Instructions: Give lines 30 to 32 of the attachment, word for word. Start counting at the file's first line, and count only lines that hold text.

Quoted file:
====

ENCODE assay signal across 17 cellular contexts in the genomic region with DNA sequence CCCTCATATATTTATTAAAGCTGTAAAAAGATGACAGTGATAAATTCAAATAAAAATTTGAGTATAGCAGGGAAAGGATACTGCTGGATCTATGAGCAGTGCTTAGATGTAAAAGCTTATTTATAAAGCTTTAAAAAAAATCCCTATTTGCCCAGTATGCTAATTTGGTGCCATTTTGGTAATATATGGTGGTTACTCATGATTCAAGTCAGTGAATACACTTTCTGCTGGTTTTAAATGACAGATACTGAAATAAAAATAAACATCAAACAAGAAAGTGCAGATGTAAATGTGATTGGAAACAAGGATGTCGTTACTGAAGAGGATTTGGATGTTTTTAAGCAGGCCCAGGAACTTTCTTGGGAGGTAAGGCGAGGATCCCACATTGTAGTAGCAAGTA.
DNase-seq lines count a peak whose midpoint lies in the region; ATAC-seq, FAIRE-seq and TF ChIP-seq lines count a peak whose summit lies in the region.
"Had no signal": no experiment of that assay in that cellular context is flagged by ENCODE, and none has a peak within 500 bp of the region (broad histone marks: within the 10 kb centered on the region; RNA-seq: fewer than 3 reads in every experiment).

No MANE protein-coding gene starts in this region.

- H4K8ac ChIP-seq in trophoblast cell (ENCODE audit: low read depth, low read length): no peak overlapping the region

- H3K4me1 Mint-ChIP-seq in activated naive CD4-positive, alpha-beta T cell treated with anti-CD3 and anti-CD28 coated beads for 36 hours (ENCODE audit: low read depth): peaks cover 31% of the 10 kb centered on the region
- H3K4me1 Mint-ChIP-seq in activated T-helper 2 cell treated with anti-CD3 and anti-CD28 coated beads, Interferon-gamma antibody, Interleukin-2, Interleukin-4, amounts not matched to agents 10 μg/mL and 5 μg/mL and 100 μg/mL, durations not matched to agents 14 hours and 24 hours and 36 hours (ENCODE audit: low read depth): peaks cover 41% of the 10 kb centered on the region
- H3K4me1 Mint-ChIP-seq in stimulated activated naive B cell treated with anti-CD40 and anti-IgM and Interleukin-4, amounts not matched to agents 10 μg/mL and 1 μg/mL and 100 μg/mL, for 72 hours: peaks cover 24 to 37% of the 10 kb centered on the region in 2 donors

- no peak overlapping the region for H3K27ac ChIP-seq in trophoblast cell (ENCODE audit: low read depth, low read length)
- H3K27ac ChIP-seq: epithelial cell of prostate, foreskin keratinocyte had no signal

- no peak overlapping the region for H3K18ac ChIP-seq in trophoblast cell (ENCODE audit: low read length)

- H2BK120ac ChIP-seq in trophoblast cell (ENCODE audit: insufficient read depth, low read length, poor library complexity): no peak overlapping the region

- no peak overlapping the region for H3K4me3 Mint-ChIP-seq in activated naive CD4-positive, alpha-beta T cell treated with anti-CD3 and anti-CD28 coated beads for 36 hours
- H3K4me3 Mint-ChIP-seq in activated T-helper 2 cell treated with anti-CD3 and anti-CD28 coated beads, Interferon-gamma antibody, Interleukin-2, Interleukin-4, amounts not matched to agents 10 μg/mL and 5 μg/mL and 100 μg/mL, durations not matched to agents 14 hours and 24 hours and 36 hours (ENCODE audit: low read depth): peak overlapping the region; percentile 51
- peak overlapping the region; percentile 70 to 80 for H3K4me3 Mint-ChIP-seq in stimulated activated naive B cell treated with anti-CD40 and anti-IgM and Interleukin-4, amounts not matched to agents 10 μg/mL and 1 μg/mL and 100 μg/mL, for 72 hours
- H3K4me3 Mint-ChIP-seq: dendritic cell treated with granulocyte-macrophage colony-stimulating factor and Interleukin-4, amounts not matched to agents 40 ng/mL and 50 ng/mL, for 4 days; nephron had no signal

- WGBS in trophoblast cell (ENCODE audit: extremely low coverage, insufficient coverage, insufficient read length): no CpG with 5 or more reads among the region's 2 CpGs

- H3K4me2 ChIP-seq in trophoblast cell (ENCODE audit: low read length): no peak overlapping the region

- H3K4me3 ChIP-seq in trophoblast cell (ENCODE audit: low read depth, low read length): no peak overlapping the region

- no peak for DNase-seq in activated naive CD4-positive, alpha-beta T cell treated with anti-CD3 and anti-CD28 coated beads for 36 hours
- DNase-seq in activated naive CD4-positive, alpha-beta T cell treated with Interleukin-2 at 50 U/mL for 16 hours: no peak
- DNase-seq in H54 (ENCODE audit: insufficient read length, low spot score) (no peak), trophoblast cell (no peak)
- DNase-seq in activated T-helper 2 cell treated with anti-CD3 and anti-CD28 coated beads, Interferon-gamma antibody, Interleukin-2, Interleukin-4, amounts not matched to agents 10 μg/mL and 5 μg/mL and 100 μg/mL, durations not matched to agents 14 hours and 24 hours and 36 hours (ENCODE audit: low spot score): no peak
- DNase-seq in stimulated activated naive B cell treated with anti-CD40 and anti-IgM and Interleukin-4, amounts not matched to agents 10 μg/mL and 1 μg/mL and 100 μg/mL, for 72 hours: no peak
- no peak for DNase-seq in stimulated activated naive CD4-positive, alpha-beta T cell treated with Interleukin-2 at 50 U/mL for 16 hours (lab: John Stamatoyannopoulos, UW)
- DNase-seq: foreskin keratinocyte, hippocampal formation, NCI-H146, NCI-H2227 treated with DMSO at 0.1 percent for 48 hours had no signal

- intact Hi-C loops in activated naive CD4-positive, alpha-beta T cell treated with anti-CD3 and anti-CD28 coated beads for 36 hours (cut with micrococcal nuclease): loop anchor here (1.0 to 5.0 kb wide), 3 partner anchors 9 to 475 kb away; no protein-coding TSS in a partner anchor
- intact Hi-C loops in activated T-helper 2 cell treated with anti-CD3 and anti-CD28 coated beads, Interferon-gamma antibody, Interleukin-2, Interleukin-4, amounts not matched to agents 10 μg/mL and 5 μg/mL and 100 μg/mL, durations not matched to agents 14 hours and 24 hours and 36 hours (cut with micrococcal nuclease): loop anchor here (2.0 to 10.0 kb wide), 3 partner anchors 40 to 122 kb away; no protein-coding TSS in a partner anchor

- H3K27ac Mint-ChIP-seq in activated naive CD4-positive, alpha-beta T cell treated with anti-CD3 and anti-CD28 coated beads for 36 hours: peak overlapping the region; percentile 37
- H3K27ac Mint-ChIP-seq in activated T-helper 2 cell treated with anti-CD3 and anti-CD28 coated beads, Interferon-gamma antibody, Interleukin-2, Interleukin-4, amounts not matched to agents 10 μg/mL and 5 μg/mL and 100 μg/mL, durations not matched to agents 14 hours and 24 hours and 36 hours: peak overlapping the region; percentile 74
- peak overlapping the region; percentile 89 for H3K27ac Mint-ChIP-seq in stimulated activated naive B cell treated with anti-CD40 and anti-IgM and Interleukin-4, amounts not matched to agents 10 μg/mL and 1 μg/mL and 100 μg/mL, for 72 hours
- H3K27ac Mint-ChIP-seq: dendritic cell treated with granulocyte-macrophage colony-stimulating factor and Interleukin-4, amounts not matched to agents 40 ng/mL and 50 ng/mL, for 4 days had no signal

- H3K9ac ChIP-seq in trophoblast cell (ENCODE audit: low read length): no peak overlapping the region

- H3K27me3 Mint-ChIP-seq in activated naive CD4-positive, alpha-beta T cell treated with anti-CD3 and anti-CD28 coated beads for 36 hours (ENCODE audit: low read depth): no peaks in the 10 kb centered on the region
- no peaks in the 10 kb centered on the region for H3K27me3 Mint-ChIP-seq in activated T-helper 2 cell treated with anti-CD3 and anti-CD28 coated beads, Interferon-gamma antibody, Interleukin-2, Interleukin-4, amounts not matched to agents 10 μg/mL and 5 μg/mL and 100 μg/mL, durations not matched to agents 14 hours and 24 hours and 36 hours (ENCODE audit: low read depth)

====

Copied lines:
- H3K27ac Mint-ChIP-seq in activated T-helper 2 cell treated with anti-CD3 and anti-CD28 coated beads, Interferon-gamma antibody, Interleukin-2, Interleukin-4, amounts not matched to agents 10 μg/mL and 5 μg/mL and 100 μg/mL, durations not matched to agents 14 hours and 24 hours and 36 hours: peak overlapping the region; percentile 74
- peak overlapping the region; percentile 89 for H3K27ac Mint-ChIP-seq in stimulated activated naive B cell treated with anti-CD40 and anti-IgM and Interleukin-4, amounts not matched to agents 10 μg/mL and 1 μg/mL and 100 μg/mL, for 72 hours
- H3K27ac Mint-ChIP-seq: dendritic cell treated with granulocyte-macrophage colony-stimulating factor and Interleukin-4, amounts not matched to agents 40 ng/mL and 50 ng/mL, for 4 days had no signal